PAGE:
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Dement Neurocogn Disord. 2016 Dec;15(4):147-152. English.
Published online Dec 31, 2016.  https://doi.org/10.12779/dnd.2016.15.4.147
© 2016 Korean Dementia Association
Longitudinal Cerebral Perfusion Changes in Parkinson's Disease with Subjective Cognitive Impairment
Hyeonseok S. Jeong,1 Eunyoung Oh,2 Jong-Sik Park,3 Yong-An Chung,1 Shinwon Park,4 YoungSoon Yang,5 and In-Uk Song3
1Department of Radiology, Incheon St. Mary's Hospital, The Catholic University of Korea, Incheon, Korea.
2Department of Nursing, U1 University, Yeongdong, Korea.
3Department of Neurology, Incheon St. Mary's Hospital, The Catholic University of Korea, Incheon, Korea.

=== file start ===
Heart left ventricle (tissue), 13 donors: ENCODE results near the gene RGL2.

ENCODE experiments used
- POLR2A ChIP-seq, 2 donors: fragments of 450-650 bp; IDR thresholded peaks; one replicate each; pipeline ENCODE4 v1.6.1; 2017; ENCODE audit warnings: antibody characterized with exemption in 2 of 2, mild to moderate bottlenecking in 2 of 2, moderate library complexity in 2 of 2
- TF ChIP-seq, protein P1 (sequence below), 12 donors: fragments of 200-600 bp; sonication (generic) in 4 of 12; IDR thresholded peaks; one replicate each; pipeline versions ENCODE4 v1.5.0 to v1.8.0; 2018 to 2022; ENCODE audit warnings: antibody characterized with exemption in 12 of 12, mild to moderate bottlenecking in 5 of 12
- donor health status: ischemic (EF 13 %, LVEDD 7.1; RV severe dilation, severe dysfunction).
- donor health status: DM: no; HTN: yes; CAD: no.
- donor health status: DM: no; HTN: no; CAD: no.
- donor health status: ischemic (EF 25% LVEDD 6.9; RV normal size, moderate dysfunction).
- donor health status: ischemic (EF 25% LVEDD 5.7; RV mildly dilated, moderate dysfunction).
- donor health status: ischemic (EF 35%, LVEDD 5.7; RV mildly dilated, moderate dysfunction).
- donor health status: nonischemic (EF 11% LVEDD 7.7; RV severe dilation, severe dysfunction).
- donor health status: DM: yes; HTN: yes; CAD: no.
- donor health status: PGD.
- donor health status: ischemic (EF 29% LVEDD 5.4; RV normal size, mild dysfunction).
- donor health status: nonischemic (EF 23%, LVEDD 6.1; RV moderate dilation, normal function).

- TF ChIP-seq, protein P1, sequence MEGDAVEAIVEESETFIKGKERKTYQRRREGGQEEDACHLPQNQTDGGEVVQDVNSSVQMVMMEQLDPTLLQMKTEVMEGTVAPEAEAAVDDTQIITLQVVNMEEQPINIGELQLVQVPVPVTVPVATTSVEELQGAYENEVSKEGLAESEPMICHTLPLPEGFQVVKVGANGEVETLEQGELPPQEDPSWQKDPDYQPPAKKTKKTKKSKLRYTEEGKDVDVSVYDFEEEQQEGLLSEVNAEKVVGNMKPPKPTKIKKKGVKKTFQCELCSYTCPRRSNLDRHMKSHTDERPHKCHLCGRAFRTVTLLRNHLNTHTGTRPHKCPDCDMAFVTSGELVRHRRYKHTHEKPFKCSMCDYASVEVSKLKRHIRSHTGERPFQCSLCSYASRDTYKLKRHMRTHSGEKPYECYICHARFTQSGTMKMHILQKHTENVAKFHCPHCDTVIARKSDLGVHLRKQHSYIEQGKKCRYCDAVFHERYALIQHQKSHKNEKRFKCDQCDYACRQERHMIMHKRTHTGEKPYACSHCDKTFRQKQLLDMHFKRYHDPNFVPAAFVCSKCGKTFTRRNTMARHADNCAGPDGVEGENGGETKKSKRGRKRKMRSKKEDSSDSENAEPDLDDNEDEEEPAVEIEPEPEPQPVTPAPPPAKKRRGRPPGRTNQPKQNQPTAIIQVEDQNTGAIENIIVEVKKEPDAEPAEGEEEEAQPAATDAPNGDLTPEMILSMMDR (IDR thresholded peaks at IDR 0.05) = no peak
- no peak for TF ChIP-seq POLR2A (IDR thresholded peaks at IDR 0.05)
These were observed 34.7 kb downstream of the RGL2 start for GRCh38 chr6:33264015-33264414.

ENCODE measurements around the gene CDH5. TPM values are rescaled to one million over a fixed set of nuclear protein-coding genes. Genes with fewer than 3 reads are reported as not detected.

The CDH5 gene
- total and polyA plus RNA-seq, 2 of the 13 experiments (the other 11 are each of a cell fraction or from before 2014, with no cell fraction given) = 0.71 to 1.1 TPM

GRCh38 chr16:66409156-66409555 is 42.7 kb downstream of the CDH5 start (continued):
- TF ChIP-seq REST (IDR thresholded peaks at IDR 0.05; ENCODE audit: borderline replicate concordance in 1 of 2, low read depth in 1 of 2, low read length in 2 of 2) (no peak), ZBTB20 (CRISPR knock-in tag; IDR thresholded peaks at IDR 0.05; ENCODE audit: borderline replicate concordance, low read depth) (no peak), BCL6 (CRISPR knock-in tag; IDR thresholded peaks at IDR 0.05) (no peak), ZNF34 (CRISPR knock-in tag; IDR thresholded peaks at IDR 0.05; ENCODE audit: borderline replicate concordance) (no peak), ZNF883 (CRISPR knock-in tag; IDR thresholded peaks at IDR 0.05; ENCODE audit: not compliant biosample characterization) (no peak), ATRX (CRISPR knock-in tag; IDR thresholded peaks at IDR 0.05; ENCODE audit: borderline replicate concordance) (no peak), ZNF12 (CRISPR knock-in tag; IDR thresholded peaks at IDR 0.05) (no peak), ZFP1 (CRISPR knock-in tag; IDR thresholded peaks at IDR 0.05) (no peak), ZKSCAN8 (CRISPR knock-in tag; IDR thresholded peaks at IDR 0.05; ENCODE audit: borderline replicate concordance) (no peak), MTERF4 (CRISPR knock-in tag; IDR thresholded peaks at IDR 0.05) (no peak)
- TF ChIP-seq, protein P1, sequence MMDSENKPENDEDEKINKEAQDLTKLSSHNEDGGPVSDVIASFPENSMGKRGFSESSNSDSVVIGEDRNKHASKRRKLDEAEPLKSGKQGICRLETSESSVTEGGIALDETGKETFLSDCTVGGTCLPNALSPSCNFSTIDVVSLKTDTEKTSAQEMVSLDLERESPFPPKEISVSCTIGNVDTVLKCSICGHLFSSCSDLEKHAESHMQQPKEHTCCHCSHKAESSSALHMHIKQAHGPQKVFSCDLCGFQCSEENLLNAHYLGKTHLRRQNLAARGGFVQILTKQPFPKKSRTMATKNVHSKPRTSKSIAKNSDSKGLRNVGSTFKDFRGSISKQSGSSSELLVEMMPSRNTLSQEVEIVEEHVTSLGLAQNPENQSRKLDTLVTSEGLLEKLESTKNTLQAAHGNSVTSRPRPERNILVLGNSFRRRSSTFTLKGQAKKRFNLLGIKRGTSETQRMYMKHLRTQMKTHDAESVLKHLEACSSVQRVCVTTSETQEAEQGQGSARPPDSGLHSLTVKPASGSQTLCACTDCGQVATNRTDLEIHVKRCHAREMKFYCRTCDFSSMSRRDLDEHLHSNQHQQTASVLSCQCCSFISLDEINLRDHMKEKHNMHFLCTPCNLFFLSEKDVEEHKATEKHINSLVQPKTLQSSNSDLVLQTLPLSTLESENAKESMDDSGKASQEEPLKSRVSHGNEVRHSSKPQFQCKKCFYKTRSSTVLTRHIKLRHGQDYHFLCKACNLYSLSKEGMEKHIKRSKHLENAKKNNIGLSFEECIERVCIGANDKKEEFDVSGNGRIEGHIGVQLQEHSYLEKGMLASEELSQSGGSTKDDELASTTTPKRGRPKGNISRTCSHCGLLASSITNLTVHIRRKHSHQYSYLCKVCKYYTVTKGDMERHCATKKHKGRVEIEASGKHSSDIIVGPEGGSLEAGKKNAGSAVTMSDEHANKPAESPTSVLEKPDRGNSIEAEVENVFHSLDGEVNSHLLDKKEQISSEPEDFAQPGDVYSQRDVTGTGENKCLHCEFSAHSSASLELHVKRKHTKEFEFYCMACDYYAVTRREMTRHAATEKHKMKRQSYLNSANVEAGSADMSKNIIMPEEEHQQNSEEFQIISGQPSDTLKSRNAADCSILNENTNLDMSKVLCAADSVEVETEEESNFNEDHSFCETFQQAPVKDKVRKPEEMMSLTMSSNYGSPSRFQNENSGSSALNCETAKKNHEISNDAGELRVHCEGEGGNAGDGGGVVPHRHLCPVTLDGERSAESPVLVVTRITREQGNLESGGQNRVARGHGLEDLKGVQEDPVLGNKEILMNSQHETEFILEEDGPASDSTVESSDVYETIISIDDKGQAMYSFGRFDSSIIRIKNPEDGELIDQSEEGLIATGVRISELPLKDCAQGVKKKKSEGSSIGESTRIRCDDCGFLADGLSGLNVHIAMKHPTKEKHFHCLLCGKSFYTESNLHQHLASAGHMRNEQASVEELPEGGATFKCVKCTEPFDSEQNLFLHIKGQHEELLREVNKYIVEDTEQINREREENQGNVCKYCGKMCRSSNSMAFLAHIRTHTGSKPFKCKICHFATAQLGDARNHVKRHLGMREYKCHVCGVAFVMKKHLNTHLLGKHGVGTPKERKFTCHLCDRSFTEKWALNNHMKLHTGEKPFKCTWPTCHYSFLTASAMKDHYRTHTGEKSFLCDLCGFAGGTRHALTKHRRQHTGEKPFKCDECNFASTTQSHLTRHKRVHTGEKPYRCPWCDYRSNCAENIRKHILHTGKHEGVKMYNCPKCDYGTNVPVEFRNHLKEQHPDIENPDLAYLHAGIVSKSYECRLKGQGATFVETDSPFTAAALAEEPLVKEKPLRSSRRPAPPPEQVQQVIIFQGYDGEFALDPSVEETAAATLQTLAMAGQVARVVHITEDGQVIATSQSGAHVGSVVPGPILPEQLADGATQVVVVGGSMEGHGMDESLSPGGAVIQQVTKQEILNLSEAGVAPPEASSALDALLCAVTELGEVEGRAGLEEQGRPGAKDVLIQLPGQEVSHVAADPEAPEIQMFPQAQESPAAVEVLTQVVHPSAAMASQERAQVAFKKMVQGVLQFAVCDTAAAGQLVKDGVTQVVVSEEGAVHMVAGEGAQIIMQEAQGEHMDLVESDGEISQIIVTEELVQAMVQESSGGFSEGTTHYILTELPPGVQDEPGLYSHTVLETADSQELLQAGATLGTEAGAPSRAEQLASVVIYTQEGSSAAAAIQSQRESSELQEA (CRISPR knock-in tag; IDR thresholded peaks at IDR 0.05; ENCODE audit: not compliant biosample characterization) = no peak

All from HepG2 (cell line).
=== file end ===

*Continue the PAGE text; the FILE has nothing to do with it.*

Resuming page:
4Department of Brain and Cognitive Sciences, Ewha Womans University, Seoul, Korea.
5Department of Neurology, Veterans Hospital, Seoul Medical Center, Seoul, Korea.

Correspondence: In-Uk Song, MD, PhD, Department of Neurology, Incheon St. Mary's Hospital, The Catholic University of Korea, 56 Dongsu-ro, Bupyeong-gu, Incheon 21431, Korea. Tel: +82-32-280-5010, Fax: +82-32-280-5244, Email: siuy@catholic.ac.kr
Received Sep 13, 2016; Revised Dec 15, 2016; Accepted Dec 15, 2016.

This is an Open Access article distributed under the terms of the Creative Commons Attribution Non-Commercial License (http://creativecommons.org/licenses/by-nc/3.0/) which permits unrestricted non-commercial use, distribution, and reproduction in any medium, provided the original work is properly cited.


Abstract

Background and Purpose